We stop for half an hour. I spend the whole time in the toilets, sobbing and sucking in the furry smell of old c***. I consider leaving the bus but there are no rooms at the rumah makan and no village nearby, only the hazy midday stretch of rice fields and pandanas palms.

This scene is at the start of the novel and from that point forward, she doesn't need to tell you that a kretek is a cigarette or that a rumah makan is a roadside foodhouse. You might not know that sebentar means 'in a minute' but you get the gist.

Reading the book, you feel like you're in Indo. Language can be a really effective tool for adding authenticity.

  • Good answer. However, I have a funny feeling that you may have inadvertently censored a word and made it look like an even worse word.
    – Smeato
    Commented Feb 14, 2018 at 9:43
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    @Smeato Thanks! Er, the word is the even worse word you're thinking of. I said the book was gritty!!! :)
    – GGx
    Commented Feb 14, 2018 at 9:46
  • Very well then, ha! It's my opinion that censoring a quote is counterproductive as it can disrupt meaning in a text, like my confusion there. Just something to think about in general. :)
    – Smeato
    Commented Feb 14, 2018 at 9:49
  • @Smeato I agree! I ummed and ahhed over whether to censor. But posting the word c*** on a public forum like this, one that young writers frequent, made me feel very uncomfortable. So, I took the decision to censor. I didn't think the swear words added or detracted from the point I was making.
    – GGx
    Commented Feb 14, 2018 at 9:55
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    @Marian-Danny There's no reason why you can't use it with all the characters. Madelaine does. The secret is balance. It isn't something you want to over-use. If you decided to do it (and plenty of writers on here say you don't need to) it should just be a peppering of the language, not a splattering.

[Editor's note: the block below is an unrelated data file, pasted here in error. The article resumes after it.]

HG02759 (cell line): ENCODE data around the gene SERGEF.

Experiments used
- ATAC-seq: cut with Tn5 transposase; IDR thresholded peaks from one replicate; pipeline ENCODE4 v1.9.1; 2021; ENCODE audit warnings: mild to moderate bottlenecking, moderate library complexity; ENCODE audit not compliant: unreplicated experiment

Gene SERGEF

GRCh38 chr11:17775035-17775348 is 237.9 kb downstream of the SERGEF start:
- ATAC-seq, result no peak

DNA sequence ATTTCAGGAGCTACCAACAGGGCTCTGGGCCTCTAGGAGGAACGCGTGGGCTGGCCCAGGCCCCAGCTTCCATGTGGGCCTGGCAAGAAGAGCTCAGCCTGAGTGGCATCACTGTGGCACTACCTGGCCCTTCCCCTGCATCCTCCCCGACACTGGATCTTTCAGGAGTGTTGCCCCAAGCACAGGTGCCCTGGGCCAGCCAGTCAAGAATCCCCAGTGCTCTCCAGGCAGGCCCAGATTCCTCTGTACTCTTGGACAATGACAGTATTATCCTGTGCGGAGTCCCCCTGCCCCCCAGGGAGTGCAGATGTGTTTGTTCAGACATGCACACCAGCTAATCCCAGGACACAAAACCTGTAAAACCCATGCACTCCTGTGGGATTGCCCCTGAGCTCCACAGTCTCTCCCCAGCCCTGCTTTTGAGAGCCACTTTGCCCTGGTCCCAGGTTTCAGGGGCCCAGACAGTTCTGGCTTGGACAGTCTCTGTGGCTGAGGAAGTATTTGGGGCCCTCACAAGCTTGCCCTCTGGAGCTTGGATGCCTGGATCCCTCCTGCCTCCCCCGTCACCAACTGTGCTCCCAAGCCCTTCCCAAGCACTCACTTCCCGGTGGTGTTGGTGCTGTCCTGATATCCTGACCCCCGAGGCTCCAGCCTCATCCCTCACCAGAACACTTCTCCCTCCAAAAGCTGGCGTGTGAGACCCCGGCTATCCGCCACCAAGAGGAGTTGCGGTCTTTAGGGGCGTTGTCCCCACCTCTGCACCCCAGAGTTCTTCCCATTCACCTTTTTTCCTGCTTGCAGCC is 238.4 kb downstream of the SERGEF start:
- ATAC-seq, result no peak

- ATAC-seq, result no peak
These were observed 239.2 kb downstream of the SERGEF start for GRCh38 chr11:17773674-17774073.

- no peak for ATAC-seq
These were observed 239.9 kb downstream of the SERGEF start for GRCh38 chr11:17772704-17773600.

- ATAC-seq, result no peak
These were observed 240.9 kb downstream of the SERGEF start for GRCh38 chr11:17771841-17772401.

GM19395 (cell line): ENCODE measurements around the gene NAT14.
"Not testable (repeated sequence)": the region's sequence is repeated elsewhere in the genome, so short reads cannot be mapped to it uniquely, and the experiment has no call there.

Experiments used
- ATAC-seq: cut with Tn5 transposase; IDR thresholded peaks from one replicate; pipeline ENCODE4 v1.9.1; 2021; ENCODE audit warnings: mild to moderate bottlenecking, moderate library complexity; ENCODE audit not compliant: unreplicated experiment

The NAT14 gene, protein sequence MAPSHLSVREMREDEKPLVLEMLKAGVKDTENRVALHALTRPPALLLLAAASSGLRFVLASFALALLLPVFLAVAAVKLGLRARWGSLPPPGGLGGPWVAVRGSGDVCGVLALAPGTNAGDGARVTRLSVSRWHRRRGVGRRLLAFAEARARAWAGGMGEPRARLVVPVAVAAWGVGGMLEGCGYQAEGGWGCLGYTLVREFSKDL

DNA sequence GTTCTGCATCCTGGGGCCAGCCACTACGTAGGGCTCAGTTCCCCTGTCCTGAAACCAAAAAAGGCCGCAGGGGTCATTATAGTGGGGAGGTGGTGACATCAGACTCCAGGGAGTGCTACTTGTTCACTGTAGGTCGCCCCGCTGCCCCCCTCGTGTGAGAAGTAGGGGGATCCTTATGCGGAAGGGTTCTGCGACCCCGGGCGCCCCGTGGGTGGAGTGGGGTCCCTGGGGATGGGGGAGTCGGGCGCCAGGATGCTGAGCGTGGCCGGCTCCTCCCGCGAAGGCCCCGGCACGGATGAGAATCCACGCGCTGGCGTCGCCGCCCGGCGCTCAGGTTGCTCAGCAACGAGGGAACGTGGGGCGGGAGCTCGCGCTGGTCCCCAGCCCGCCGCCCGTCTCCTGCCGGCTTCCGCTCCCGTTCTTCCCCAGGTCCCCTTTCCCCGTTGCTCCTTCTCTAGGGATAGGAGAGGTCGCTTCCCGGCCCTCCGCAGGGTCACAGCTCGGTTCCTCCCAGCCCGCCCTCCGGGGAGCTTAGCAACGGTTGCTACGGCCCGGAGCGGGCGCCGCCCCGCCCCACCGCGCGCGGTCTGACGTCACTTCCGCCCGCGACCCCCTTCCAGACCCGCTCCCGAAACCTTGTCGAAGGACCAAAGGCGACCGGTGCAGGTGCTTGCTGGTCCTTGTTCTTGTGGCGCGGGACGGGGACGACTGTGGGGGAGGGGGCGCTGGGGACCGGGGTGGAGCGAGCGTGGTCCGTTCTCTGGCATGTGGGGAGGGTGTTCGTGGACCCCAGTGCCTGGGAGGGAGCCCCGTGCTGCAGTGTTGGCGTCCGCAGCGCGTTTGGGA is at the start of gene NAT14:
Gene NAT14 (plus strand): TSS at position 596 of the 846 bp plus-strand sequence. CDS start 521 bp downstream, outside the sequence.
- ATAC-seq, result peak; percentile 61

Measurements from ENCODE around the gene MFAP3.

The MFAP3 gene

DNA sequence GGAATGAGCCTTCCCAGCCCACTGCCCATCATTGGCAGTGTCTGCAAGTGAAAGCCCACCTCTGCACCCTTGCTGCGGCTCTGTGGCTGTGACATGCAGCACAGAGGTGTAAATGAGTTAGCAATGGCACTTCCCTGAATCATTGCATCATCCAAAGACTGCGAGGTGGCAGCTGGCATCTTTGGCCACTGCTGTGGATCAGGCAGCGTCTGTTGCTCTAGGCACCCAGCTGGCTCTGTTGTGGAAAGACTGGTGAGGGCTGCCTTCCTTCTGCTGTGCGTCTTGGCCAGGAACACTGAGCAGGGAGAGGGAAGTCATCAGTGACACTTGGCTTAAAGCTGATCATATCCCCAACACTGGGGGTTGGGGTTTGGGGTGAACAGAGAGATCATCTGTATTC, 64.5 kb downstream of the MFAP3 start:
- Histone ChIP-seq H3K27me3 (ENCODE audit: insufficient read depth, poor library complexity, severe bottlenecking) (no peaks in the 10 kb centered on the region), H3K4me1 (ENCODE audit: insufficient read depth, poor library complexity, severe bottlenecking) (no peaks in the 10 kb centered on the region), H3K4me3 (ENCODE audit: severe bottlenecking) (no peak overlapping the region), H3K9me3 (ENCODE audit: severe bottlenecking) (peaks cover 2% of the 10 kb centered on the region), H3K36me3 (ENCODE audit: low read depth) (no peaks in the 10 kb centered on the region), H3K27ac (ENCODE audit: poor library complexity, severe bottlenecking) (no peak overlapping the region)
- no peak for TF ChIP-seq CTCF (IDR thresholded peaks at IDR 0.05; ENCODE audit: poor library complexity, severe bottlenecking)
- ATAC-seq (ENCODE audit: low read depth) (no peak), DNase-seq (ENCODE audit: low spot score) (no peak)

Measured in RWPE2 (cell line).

– GGx
    Commented Feb 18, 2018 at 7:14

I would write something like, "After Marian got off the plane from Mexico City at Tokyo's Narita Airport, she stopped speaking Spanish. Instead, she introduced herself to everyone in Japanese as 'I am Marian Gonzalez,' and thereafter spoke Japanese with everyone that she met in Japan."

In this way, you make it clear that dialog rendered in English in the text was actually spoken in Japanese, and prior to landing in Tokyo, in Spanish.


Show don't tell...

Since your character is familiar with Japanese, have one of the Japanese comment on the MC's mastery of the language, or correct their grammar. Unless there is a reason to specify they speak Japanese over Spanish or [language], mention it once and move on.

If the MC interacts with someone in another language, the MC may stumble on their words a little.

Happened to me: I spent a year in France and when I called my parents, I thought my mother had a very thick Montrealer accent and I searched for a few words.